Corporate Structures, Incorporations & Governance Lawyers
Our specialist corporate team can advise you on the best route to take, whether you’re just starting up or already have a well-established business. As well as assisting with the incorporation of your company and its constitutional documents, we can provide ongoing corporate governance policy advice to ensure that you are aware of the compliance issues that impact your business.
If you require advice or support with corporate structure, incorporation or governance, contact our Yorkshire-based solicitors today by calling 0333 323 5292. Alternatively, fill in the enquiry form on this page and we will get back to you shortly.
We have extensive experience in acting for clients on all types of joint venture and shareholders’ agreements. Our experts can draft and negotiate bespoke constitutional documents to govern the day-to-day management of your company’s business, but also to deal with issues such as resolution of deadlock, restrictions of the transfer of shares and good leaver/bad leaver.
It is vital that documents are tailored to your exact requirements and it pays to take the right advice, particularly when it comes to tax implications. Your preferred structure will inevitably have knock-on effects in terms of how the stakeholders extract benefit during your ownership period and when you decide to sell. The expertise of our corporate tax team in that sense is invaluable.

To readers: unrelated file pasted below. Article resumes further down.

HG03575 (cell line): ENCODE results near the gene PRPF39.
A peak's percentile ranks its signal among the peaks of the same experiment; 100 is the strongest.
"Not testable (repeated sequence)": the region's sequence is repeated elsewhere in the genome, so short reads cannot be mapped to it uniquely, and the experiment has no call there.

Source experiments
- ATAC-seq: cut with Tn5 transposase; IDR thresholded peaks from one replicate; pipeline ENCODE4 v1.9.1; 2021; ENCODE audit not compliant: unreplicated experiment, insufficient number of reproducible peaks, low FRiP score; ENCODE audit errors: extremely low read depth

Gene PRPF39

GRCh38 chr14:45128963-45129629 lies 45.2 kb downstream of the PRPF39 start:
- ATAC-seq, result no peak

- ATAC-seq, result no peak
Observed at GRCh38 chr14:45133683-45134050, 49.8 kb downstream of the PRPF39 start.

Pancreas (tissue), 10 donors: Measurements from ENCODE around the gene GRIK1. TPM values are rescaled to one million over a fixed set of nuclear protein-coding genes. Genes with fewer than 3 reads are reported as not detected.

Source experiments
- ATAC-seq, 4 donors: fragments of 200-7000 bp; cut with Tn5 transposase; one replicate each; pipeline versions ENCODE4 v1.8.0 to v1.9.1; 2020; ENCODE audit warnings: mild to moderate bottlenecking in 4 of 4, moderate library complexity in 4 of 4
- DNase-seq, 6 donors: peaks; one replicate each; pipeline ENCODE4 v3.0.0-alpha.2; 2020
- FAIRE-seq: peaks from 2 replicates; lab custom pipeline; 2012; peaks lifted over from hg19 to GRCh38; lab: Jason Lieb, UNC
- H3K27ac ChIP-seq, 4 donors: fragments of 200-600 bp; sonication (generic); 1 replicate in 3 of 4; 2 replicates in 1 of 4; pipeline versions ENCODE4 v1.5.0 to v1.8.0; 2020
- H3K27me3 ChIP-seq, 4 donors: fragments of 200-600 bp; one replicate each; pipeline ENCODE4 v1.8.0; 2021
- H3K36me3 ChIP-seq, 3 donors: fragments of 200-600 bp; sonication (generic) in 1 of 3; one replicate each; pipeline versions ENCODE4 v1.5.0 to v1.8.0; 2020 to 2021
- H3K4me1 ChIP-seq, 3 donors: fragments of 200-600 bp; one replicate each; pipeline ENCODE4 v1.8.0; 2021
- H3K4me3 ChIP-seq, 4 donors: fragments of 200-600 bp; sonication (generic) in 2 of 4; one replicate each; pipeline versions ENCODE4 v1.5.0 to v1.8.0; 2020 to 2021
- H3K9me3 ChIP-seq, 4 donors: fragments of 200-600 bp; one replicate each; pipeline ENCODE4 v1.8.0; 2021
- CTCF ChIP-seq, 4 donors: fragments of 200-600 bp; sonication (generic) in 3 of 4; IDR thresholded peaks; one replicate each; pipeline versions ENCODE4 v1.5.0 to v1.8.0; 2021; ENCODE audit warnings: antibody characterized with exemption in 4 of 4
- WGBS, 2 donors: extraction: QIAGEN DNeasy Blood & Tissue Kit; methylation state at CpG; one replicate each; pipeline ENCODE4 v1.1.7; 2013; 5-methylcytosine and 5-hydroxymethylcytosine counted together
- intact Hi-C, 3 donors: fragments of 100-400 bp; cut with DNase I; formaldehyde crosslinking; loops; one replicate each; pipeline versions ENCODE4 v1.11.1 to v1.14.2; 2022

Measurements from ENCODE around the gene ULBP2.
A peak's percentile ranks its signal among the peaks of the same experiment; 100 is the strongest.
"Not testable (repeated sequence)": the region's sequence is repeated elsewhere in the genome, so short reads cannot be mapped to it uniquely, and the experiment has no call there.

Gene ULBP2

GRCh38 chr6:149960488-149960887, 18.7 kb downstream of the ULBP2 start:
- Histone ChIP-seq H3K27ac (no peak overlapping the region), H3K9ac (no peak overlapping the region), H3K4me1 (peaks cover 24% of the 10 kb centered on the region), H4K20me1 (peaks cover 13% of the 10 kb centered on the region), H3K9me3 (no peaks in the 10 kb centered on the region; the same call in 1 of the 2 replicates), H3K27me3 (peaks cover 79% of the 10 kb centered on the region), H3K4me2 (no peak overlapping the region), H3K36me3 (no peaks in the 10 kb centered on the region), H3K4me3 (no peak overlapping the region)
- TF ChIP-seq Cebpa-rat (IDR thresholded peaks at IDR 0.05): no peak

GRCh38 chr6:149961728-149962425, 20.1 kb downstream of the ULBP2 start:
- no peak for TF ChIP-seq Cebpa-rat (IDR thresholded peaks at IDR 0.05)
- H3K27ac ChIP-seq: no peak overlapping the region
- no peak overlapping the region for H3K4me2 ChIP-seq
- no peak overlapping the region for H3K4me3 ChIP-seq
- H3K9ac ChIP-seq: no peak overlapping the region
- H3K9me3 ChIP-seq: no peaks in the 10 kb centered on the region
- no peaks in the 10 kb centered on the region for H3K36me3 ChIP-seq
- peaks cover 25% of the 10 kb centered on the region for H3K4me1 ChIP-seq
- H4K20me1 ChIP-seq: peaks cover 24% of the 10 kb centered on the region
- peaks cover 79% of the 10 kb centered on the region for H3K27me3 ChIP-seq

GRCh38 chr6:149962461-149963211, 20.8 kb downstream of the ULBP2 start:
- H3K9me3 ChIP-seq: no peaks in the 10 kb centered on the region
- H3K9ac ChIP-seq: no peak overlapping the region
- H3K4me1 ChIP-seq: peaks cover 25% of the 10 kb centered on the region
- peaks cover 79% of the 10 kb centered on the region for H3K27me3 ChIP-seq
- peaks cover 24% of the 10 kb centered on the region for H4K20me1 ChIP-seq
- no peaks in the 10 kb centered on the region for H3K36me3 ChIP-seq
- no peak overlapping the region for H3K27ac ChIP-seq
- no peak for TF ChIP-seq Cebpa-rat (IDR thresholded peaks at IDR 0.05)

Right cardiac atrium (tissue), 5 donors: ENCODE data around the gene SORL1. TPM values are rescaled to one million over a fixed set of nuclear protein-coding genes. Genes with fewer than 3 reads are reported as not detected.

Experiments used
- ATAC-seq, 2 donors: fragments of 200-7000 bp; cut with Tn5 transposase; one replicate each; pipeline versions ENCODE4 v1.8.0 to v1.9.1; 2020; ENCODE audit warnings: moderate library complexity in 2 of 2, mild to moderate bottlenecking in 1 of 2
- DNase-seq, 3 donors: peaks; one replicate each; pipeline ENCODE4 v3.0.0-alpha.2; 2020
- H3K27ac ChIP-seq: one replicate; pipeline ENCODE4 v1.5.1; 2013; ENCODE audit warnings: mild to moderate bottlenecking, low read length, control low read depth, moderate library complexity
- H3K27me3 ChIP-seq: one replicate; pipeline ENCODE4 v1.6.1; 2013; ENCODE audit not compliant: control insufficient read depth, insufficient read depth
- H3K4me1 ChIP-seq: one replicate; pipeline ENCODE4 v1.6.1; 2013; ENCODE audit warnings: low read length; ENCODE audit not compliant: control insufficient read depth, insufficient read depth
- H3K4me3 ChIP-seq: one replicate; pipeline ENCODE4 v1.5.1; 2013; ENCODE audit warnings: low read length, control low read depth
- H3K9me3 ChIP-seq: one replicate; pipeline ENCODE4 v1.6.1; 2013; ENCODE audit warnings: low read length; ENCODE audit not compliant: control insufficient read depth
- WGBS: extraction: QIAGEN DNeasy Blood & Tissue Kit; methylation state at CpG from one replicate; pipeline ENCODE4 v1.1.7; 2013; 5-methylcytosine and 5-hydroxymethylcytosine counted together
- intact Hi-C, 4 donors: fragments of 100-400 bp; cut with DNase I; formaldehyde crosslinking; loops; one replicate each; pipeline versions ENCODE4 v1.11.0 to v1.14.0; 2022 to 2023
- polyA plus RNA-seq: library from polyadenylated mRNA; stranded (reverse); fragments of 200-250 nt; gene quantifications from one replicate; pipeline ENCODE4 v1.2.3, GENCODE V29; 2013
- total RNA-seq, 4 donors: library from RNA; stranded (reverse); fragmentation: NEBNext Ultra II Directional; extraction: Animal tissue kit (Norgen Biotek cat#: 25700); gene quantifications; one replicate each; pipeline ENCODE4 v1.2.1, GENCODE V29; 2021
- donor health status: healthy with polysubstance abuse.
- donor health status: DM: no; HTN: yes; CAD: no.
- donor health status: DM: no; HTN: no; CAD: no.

Corporate Governance Advice
The Companies Act 2006 restated the law relating to directors’ duties – previously, it was a matter of common law, but now the law is set out in statute. Therefore, it is even more important that directors are aware of their personal duties and obligations owed to a company and its stakeholders.
In broad terms, a director must act in a way that they consider would be most likely to promote the success of the company for the benefit of the members as a whole. Director’s duties are owed to the company of which they are the director, and it is, therefore, principally the company’s right to take action to enforce those duties.
Directors must also understand and procure observance by the company of the provisions of a company’s articles of association. We are able to provide guidance on these generally or in circumstances where a particular issue or conflict arises.
Who is Responsible for the Day-to-day Management of the Business?
The Companies Act 2006 dictates that a majority of the board has the authority to make decisions on behalf of the company. However, you should consider whether or not shareholders who are in the minority should also have the right to be consulted in relation to certain key decisions.
Restrictions on the freedom of shareholders to transfer shares is another key issue, which should be considered at the outset. In the absence of bespoke provisions contained in the company’s articles of association or a shareholders’ agreement, a shareholder is free to transfer shares to any third party as they see fit.